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The Shiji, Book Two: Project Kaguya

Discussion in 'Civ3 - Stories & Tales' started by Sima Qian, Feb 26, 2006.

  1. Sima Qian

    Sima Qian 太史令

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    Okay, here is the world map I promised (big!):



    As you can see I'm spread pretty thin, with all those distant island colonies. Yokohama, Hakodate, Hannover, Bremen, and Lagash are only getting one shield per turn, but I'm actually able to build a few improvements in each of them, primarily from planting forest and then chopping them. (Of course, cash rush is also an option, and I've used that heavily in this game.)

    As far as resources go, I have three. Horses from Kagoshima (hard to see in the map since the city label covers it), iron from Bremen (the harbor was built mostly from disbanding injured longbowmen from the battle of Berlin), and rubber (!!!) from Hannover. Makes me feel kind of guilty for getting the city out of the peace treaty...

    Hannover is still undefended, but that galleon that is passing by Matsuyama is carrying some riflemen over there. They'll definitely arrive before anything actually gets built in the city :)

    No coal or saltpeter though. I don't want saltpeter, since then I won't be able to build samurai anymore, but coal is going to be really important later on. Where will I get it from?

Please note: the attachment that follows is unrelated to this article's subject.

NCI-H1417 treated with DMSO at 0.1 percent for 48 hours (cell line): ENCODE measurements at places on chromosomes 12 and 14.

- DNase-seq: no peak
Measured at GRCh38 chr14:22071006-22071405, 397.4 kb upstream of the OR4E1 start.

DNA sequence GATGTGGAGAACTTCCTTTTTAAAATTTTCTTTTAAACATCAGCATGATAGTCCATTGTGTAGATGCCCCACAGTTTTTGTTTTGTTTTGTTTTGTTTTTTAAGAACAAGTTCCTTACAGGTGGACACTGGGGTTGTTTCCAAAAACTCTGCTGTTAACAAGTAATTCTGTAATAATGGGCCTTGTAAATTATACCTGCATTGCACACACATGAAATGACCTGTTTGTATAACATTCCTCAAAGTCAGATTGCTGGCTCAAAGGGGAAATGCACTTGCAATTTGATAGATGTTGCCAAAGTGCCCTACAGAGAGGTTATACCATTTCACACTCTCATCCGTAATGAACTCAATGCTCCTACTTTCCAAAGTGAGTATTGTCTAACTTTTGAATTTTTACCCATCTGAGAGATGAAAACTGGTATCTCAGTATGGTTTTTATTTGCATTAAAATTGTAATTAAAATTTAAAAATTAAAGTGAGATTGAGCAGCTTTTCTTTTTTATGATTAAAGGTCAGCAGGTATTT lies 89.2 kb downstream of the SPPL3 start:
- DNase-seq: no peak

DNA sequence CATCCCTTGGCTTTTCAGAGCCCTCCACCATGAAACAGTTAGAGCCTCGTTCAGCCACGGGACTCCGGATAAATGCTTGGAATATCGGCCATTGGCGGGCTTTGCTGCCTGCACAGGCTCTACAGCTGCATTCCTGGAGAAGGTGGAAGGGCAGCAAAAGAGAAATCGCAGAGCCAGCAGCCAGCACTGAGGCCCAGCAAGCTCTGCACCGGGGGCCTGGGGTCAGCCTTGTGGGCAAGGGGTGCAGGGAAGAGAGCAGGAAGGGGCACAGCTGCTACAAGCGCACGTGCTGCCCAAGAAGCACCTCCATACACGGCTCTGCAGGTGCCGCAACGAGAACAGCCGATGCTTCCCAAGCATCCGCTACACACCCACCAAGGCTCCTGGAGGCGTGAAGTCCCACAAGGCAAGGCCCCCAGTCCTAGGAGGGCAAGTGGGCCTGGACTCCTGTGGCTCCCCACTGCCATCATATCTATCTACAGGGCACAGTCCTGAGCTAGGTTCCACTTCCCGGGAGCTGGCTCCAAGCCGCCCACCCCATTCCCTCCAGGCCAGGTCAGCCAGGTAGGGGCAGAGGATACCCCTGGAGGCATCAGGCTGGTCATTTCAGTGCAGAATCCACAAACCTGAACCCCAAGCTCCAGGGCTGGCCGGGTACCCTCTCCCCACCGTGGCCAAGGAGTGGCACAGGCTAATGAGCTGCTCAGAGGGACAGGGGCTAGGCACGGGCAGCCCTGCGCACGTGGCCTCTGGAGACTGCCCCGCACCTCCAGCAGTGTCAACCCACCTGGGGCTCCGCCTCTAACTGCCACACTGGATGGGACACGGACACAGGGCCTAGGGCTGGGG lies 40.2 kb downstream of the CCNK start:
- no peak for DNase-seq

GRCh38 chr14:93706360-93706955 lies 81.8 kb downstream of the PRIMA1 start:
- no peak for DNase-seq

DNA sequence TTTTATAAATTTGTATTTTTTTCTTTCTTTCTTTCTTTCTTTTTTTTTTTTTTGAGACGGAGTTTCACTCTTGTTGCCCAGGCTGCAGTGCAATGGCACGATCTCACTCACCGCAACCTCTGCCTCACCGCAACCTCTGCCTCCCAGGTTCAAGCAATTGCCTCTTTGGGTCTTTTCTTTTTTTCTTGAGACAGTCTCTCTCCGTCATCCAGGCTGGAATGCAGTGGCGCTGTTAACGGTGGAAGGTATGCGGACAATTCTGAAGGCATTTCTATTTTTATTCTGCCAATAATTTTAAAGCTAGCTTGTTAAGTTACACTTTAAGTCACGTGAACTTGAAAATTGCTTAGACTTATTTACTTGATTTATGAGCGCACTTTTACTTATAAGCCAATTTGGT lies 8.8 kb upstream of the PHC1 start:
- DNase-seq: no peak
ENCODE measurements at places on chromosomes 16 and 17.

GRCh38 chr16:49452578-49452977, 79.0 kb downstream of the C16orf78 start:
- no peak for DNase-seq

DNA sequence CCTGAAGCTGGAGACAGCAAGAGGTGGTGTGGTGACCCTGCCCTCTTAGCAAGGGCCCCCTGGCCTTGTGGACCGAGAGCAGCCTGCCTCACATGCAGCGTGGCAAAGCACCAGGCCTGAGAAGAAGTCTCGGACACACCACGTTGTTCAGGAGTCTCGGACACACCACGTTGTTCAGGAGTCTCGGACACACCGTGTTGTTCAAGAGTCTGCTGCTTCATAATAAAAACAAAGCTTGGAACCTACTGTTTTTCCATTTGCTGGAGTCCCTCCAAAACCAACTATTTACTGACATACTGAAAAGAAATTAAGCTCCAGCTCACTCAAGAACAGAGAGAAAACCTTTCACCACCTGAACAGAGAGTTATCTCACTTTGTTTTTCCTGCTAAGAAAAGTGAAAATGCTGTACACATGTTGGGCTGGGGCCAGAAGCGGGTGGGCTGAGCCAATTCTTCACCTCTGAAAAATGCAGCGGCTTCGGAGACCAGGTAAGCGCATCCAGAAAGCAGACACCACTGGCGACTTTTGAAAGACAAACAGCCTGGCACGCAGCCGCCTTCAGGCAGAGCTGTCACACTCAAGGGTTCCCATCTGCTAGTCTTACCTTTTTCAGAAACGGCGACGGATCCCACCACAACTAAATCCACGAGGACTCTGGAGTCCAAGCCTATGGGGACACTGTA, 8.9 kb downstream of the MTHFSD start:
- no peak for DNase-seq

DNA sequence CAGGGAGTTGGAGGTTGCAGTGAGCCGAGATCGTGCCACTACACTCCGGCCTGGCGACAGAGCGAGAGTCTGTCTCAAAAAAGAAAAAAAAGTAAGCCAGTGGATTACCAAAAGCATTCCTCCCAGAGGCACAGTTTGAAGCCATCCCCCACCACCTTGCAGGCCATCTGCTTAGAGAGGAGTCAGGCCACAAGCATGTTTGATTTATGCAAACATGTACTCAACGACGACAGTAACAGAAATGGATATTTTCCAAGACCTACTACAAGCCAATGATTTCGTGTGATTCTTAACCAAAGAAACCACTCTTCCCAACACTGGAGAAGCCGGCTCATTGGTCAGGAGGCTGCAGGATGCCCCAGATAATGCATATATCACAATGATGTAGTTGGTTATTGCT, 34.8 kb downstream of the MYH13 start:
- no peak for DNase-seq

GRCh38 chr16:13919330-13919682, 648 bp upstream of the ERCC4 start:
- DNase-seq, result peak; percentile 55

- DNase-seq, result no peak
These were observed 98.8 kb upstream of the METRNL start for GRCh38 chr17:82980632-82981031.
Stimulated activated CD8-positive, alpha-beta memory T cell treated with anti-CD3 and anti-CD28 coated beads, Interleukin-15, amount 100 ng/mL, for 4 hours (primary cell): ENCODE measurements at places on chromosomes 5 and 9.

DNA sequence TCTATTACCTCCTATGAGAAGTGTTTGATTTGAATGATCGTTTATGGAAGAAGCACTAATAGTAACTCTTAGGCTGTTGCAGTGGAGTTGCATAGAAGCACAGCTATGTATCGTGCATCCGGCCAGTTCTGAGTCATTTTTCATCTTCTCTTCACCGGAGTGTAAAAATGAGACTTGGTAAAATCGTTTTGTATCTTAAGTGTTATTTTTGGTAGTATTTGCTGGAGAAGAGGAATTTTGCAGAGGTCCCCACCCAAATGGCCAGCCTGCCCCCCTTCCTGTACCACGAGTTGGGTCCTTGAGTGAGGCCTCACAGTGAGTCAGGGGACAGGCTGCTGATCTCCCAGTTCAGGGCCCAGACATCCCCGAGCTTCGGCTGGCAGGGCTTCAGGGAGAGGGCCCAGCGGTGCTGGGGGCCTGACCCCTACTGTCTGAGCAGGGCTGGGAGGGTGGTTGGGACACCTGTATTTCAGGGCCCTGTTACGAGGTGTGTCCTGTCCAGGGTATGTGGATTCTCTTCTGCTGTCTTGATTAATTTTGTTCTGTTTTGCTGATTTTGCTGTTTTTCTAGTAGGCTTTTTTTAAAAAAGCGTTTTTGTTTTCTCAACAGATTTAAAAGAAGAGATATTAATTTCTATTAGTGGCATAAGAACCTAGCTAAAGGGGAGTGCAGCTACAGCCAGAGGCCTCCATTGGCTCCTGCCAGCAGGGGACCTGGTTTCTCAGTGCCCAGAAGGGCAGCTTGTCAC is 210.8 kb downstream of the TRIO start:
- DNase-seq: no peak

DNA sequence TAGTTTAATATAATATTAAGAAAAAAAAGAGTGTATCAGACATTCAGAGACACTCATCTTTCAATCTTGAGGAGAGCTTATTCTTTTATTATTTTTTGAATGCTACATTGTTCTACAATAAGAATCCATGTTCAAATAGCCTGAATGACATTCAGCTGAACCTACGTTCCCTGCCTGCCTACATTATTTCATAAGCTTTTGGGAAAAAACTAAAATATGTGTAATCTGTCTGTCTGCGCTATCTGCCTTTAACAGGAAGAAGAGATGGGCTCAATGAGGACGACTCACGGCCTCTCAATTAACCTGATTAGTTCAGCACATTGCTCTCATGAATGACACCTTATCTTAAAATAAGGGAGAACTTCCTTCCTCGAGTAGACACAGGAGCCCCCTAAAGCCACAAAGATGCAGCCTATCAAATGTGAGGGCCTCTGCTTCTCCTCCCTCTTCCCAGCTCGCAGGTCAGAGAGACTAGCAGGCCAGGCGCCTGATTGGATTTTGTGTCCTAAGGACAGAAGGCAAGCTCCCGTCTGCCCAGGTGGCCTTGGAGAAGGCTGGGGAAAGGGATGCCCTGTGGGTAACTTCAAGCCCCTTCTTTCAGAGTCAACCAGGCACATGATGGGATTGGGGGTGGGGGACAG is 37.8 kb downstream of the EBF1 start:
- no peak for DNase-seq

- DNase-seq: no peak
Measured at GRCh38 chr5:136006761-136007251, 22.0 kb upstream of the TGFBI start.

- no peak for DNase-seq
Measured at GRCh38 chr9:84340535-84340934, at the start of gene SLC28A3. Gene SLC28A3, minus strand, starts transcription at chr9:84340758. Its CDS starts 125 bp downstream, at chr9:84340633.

2. Mirc

    Mirc Not mIRC!!!

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    Nice map! I wouldn't have enough patience to Copy&Paste so much.

    You will get some coal eventually!
     
  3. Sima Qian

    Sima Qian 太史令

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    Just a few other little things before I post my next update. Histographs!

    Score:


    The Persians are in the lead now, they've broken four digits. And they're so close to home, they could get very dangerous.

    Greece got shafted in the early expansion phase, but they've made a comeback with all their island colonies. Germany is in last place now.

    Power:


    The big jump at the bottom (around 1280 AD) is from capturing the Great Library :lol:

    Culture:


    I built a lot of early temples because I had no luxuries, but naturally the Babylonians are the kings of culture.

    Demographics:


    Somehow I've made it to first place in land area, while the other stats are pretty bad. Hopefully the loose city placement will pay off sooner or later. Nobody has medicine yet, and I'm really in no shape to research it myself.
     
  4. Mirc

    Mirc Not mIRC!!!

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    The bad thing about modding civ colors is that I can't understand the histographs without clicking the thumbnails to see what civ has what color. So far I know that: